Getting to know Dr. Sri beyond the classroom

Dr. Rekha Srinivasan, better known as Dr. Sri, teaches in the chemistry department at Case Western Reserve University. She not only assists her upper year students in their class work but also introduces sophomores to the world of organic chemistry. Her lab focuses its research on ABri peptides, working to achieve a greater understanding of Alzheimer’s disease and other abnormal protein folding diseases. The Observer wanted to find out more about Dr. Srinivasan—her work, her classroom, and her family—so we decided to track down the woman herself.

Getting+to+know+Dr.+Sri+beyond+the+classroom

Elliott Pereira / Observer

Tara Tran, Staff Reporter

Q: At what point did you know that you wanted to teach chemistry?

A: I have always had a natural inclination towards sciences: chemistry in particular because it was so real to me. When I went to college, I dove into the world of physics, math and chemistry. I enjoyed math, but I really couldn’t see the real world applications. Physics had too many equations. Chemistry was attractive to me: I could smell it, I could touch it and I really saw the equations on paper come to life in the lab. The squiggles, the carbons and everything in between were tangible. As for teaching at college, I was deciding between high school and college. I have always had a passion for teaching and I thought that dealing with the collegiate group would be much better. I don’t know if I regret this now.

Q: Organic chemistry is notoriously known for being the “weed out” for pre-health students. Do you personally believe in this hype?

A: In my opinion, organic chemistry is not a particularly difficult concept. I do agree that it’s a lot of hard work, but compare it with any other class and it comes out to the same level. What I encourage my students to do right at the beginning of each semester is to bundle their prejudices and drown them away because when you come into something expecting it to be difficult—it will be. In response to the “weed out,” I think it is and will be if you are not truly there to learn organic chemistry and treat it as a checklist. You need to want it. How would I approach it? Did I take courses that I didn’t like or didn’t need again? Of course. My viewpoint is this: I spent money on this, so I’m going to spend my time as well and I will definitely learn it. Therefore, I’m going to give it my best shot. A great attitude goes a long way. I also want to point out that I am always willing to help-my door is always open, there’s really no excuse not to stop by: Go ahead and pick my brains apart.

Q: Can you tell me more about yourself beyond your role as an organic chemistry professor?

A: At face value, I am very passionate about cooking, fundraising for education for girls, travelling and reading about philosophies and religions. The most important thing to me is my family. I remember it being late and those experiments in the lab that day followed anything but protocol. I go home grudgingly after a stressful, unsuccessful and difficult day at the research lab: it’s my second semester of my PhD program. Research is hard. Things don’t work, you want to give up, but you go home, and you see your beautiful baby daughter, Swathi, and everything makes sense again. You see her trying to walk and she falls, but she tries again and again. Something inside her keeps her going and at that moment in time, it was really inspirational. We are all inherently born with this grit, but somehow, somewhere along the way we forget that we have it.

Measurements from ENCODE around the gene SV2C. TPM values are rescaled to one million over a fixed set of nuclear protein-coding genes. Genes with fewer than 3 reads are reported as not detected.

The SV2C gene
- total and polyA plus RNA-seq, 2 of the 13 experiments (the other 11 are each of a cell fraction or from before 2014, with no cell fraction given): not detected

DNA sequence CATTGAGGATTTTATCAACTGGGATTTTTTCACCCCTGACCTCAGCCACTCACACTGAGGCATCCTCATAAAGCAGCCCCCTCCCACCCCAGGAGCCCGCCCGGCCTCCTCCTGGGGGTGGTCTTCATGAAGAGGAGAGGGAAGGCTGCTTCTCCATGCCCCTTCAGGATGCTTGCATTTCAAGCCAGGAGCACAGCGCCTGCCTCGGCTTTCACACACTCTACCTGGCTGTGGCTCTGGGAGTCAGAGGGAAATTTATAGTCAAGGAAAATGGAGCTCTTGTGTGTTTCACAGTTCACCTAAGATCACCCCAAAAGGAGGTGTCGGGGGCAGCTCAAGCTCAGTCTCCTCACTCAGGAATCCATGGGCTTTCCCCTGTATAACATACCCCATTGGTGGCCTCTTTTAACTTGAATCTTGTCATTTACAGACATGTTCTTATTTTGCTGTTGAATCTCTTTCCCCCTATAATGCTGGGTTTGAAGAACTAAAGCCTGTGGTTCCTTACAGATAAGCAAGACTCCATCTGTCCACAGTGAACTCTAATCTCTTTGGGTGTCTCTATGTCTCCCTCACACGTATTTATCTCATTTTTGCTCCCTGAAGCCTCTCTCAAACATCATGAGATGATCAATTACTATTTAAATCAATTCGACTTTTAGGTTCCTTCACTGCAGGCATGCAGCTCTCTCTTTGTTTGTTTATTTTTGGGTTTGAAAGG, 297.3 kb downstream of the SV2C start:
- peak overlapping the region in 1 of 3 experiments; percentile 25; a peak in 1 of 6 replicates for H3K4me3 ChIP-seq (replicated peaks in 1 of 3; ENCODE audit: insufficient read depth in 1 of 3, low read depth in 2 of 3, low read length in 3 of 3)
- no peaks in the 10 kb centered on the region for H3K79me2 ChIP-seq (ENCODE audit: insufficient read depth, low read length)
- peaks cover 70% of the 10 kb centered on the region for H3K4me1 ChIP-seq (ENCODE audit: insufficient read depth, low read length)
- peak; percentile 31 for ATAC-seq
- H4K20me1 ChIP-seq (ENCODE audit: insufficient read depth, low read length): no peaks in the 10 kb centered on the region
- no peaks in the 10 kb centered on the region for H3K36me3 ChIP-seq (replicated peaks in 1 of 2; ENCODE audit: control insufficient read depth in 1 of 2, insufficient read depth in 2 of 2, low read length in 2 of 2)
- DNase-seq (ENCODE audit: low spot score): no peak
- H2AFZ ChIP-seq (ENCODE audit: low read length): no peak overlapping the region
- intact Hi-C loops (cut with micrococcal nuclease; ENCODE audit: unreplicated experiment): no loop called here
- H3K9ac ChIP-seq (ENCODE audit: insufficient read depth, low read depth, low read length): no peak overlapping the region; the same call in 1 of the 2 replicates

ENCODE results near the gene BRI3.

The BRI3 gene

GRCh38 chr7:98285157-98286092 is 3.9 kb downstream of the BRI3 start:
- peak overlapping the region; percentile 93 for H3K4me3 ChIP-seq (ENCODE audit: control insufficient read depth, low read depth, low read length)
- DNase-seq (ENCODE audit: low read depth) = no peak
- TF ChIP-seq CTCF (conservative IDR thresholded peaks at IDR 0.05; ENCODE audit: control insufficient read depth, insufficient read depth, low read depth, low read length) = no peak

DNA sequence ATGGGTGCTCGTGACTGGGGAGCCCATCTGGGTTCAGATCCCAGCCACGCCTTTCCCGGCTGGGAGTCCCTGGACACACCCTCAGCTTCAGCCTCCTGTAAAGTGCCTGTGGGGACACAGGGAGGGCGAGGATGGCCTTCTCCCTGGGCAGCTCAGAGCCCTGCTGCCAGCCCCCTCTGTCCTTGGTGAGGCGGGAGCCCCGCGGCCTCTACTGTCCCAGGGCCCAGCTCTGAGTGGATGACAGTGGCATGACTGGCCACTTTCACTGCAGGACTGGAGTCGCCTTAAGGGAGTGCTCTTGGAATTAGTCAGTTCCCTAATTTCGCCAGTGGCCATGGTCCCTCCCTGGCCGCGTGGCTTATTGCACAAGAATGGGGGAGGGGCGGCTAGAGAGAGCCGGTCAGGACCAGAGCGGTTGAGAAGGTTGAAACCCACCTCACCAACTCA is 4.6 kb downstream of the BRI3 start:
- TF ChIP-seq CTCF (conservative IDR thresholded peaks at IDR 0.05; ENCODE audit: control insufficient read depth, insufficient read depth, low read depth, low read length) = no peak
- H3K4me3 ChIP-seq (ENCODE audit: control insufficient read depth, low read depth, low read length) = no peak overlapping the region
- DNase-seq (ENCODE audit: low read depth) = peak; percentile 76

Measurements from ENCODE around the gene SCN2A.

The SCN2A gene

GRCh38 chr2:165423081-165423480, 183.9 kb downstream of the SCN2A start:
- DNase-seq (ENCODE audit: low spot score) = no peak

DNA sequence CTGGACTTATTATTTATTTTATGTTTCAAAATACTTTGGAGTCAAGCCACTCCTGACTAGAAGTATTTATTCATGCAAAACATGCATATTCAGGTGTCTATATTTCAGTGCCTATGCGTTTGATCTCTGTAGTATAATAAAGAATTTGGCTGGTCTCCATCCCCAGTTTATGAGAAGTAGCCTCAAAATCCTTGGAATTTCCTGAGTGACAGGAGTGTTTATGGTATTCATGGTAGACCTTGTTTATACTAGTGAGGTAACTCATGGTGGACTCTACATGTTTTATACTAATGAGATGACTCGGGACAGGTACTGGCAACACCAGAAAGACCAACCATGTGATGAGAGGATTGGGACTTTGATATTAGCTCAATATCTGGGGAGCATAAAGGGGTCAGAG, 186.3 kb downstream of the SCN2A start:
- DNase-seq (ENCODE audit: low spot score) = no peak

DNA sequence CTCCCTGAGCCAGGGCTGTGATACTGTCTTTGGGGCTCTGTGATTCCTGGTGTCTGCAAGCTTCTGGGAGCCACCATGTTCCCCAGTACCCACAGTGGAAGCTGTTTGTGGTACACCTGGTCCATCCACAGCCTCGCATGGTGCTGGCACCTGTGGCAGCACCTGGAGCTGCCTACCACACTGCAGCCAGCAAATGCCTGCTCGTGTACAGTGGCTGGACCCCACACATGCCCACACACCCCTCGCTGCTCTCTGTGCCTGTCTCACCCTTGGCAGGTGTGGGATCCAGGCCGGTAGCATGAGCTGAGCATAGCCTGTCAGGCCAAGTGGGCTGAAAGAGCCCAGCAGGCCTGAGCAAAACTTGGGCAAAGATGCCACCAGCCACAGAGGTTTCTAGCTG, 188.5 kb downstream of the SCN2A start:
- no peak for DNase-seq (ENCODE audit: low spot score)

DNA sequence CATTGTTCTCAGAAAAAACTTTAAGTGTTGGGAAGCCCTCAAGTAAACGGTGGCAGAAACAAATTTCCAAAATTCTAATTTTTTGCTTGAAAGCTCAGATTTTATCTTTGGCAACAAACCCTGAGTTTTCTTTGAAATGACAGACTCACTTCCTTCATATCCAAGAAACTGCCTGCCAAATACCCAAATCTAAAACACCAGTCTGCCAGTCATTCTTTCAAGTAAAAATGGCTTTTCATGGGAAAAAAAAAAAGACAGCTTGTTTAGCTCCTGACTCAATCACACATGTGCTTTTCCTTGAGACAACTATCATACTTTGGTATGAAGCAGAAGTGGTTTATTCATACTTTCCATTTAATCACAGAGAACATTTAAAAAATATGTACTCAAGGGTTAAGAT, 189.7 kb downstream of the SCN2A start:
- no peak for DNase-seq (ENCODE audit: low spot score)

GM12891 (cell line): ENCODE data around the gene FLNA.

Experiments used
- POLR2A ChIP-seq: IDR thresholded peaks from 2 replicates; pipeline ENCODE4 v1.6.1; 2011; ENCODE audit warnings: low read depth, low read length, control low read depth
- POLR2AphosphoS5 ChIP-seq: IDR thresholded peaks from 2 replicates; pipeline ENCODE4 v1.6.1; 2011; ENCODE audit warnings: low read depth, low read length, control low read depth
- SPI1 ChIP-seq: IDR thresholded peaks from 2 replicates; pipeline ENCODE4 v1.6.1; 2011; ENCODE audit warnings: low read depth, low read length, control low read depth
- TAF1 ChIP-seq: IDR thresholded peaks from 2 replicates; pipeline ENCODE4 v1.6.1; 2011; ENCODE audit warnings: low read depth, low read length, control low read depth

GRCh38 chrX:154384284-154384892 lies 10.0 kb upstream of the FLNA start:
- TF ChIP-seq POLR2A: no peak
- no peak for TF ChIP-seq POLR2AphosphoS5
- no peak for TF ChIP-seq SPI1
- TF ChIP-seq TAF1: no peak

Ultimately, I am who I am because of my family, and that’s why I work so hard. The only way I can truly repay my parents for everything they have given me is to give everything I can to my daughter and other children. My husband and I are actually from an arranged marriage—I only knew him for 10 minutes before we were engaged. He’s been my biggest supporter and biggest champion and I wouldn’t imagine who I am today without him.

Q: Some of your harshest Ratemyprofessor.com ratings said “She’s tough” and “The tests are difficult”—what are your feelings and responses to this?

A: It’s so funny that you bring this up because I used to check these rigorously, especially when I first started teaching because I felt that I forgot what it was like to be a student. Funny story: One rating in particular said “Dr. Sri is” followed by 5 stars. And I thought “Wow. How nice. This student thinks I’m a top notch teacher—she gave me five stars.” However, after telling my husband, he pointed out that it was actually a curse word that was censored.
Humor aside, if I am tough, I am only doing it because I know that my students are capable of a lot more than they are giving me. Students here have busy lives: they take five other courses, a lab position and are presidents of three clubs. But the key to everything is balance. I’m 100 percent mom, 100 percent wife, 100 percent professor; whatever it is, I give 100 percent. I don’t take from some and give to others. If I talked to 40 students today and I go home, I’m not going to not talk to my daughter because I gave too much to my students today. I am not blessed with something special: I plan, organize, manage time and put my heart into everything. Everyone is going to have difficulties. That’s what life is. Besides, if everything goes your way, what is it that you have to look forward to?